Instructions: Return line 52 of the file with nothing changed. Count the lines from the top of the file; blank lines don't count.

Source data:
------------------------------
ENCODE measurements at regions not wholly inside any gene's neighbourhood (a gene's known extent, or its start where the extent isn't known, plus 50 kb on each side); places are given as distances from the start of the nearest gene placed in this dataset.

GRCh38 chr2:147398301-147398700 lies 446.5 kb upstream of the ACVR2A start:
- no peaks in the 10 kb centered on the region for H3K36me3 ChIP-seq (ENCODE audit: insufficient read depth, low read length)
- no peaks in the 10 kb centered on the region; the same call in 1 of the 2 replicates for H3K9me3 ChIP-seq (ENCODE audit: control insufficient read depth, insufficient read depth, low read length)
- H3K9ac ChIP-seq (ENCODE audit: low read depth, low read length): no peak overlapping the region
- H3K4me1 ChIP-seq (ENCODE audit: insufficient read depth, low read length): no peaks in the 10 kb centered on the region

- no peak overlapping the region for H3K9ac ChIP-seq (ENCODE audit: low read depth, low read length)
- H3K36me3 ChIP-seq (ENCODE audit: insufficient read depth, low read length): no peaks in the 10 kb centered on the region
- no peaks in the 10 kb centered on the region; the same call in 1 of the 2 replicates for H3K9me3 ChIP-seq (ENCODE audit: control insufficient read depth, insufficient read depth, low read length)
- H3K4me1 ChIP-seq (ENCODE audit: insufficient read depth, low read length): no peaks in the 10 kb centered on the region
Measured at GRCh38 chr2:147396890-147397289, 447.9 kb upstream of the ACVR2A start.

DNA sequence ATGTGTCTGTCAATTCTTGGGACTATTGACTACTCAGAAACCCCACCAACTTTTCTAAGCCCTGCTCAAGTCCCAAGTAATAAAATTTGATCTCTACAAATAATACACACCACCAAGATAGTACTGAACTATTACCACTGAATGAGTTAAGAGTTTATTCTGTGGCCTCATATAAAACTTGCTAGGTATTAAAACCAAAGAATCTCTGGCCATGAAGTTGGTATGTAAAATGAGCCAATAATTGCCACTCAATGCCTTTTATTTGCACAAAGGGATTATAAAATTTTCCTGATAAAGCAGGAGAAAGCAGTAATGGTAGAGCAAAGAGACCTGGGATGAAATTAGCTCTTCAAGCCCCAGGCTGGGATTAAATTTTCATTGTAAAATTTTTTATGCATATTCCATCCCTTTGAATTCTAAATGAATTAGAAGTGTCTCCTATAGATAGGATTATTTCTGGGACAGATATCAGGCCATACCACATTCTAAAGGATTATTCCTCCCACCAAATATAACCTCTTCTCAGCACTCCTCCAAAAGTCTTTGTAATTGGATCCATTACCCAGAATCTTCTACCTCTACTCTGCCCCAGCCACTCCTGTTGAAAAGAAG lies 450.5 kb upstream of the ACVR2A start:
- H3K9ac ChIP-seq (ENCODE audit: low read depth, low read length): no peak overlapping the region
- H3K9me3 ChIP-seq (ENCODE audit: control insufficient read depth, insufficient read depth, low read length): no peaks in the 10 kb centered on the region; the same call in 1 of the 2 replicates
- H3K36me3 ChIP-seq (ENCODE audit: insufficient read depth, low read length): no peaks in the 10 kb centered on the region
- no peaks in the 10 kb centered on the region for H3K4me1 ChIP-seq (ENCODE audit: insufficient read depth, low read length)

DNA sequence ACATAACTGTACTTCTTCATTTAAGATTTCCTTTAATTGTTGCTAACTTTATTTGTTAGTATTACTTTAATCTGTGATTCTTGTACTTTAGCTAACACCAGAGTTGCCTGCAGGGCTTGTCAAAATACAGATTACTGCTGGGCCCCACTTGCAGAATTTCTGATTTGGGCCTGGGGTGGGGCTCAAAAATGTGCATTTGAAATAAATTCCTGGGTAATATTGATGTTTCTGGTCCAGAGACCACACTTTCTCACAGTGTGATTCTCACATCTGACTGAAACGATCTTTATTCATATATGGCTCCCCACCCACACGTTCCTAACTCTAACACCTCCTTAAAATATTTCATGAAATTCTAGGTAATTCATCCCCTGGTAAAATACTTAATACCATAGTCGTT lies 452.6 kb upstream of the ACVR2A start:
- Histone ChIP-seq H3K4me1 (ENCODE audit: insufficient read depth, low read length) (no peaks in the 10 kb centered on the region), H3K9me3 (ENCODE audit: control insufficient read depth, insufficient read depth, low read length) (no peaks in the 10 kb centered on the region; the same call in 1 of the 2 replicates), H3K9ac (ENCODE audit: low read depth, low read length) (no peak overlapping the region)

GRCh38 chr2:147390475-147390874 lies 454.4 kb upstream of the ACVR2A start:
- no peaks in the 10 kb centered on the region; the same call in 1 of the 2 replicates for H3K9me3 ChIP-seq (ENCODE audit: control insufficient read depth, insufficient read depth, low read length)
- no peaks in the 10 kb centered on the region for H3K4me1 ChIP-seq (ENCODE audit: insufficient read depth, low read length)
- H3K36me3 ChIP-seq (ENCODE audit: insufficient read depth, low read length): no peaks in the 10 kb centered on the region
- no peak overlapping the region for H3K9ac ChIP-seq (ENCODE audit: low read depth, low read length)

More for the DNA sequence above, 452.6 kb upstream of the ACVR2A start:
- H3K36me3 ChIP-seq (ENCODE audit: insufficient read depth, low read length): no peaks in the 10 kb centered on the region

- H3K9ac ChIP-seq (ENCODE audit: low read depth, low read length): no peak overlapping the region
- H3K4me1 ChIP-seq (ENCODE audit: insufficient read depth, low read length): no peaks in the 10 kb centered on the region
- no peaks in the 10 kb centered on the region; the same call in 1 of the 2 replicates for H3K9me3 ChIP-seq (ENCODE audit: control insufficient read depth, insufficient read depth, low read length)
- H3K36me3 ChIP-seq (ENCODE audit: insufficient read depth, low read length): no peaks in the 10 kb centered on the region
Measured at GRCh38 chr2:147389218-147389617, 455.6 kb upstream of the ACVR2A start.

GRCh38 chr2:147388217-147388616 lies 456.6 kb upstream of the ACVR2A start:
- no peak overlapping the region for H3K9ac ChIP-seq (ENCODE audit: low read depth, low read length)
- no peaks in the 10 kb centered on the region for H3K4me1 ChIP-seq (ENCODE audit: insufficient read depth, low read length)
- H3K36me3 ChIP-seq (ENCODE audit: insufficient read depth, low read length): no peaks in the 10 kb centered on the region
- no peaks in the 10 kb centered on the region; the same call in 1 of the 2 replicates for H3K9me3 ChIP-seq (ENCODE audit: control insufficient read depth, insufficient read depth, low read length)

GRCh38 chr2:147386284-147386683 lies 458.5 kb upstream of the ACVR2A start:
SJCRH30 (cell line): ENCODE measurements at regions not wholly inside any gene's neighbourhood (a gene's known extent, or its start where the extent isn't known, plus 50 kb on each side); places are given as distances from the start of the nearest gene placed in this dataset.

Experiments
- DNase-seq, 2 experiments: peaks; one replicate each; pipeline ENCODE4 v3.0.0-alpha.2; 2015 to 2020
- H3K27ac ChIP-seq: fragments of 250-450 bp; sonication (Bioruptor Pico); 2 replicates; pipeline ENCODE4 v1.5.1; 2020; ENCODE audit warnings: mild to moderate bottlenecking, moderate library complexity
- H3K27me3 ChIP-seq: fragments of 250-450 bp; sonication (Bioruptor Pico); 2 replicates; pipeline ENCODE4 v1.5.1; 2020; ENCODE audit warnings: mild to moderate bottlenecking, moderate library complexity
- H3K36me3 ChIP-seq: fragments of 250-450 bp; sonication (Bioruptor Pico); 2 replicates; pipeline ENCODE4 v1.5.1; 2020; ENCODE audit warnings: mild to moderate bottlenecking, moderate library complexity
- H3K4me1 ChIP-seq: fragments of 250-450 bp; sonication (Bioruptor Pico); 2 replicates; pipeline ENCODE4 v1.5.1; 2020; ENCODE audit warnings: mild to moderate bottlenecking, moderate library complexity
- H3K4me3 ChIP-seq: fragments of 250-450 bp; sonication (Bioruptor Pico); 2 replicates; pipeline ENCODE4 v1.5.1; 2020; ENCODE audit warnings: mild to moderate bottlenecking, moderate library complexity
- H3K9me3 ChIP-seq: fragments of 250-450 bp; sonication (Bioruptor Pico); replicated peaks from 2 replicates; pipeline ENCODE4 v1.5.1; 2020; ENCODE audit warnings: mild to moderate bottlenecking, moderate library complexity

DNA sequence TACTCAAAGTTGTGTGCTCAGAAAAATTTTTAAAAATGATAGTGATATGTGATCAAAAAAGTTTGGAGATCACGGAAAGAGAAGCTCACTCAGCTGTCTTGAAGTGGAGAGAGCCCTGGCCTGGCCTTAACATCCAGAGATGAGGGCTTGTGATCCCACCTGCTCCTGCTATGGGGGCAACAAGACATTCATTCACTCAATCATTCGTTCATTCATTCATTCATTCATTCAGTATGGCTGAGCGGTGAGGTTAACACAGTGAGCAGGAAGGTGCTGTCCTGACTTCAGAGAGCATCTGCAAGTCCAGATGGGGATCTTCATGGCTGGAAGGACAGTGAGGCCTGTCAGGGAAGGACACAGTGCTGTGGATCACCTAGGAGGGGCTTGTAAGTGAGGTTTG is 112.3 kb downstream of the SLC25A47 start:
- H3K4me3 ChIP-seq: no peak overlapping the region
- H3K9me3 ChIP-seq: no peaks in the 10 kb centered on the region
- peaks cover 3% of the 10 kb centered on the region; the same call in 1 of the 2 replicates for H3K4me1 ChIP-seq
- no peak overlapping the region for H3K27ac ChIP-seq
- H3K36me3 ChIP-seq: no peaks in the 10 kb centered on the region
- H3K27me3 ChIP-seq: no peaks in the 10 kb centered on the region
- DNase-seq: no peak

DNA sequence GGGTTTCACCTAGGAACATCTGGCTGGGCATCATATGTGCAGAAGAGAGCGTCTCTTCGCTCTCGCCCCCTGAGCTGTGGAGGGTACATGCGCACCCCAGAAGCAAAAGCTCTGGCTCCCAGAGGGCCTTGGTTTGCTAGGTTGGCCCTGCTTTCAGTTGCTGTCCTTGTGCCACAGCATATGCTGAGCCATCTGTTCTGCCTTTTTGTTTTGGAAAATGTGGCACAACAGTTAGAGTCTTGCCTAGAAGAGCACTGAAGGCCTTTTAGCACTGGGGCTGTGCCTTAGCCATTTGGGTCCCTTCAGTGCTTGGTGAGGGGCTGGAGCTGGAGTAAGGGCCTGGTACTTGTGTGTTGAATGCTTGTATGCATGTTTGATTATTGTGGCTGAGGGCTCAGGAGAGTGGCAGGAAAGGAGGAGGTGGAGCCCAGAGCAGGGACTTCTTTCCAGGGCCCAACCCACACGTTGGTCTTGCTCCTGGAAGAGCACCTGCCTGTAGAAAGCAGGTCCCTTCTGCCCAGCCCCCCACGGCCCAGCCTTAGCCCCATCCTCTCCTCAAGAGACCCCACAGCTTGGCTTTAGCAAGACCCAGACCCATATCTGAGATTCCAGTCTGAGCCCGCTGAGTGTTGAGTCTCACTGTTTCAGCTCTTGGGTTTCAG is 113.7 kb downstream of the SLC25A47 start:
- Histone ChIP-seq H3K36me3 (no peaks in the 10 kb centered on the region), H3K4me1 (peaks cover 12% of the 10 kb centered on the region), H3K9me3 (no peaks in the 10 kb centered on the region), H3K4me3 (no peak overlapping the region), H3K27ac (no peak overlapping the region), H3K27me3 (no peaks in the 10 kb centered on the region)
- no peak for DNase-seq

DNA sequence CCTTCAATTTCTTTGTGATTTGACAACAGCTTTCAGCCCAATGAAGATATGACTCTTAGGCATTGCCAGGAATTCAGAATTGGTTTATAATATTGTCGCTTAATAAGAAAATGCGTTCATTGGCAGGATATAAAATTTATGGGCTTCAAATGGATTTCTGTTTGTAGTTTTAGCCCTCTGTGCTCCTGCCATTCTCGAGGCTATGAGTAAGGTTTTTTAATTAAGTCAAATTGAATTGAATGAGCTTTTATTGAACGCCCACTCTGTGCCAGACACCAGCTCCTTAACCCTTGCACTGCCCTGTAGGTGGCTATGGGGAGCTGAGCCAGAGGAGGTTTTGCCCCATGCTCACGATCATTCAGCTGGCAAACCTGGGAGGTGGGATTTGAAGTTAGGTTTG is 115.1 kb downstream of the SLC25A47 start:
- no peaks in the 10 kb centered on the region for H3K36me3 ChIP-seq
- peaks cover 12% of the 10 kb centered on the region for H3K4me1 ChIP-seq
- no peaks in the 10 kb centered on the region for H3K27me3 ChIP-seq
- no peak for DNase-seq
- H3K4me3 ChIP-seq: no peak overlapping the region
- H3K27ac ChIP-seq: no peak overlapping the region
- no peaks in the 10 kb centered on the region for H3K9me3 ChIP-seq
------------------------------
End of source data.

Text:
- H3K27me3 ChIP-seq: no peaks in the 10 kb centered on the region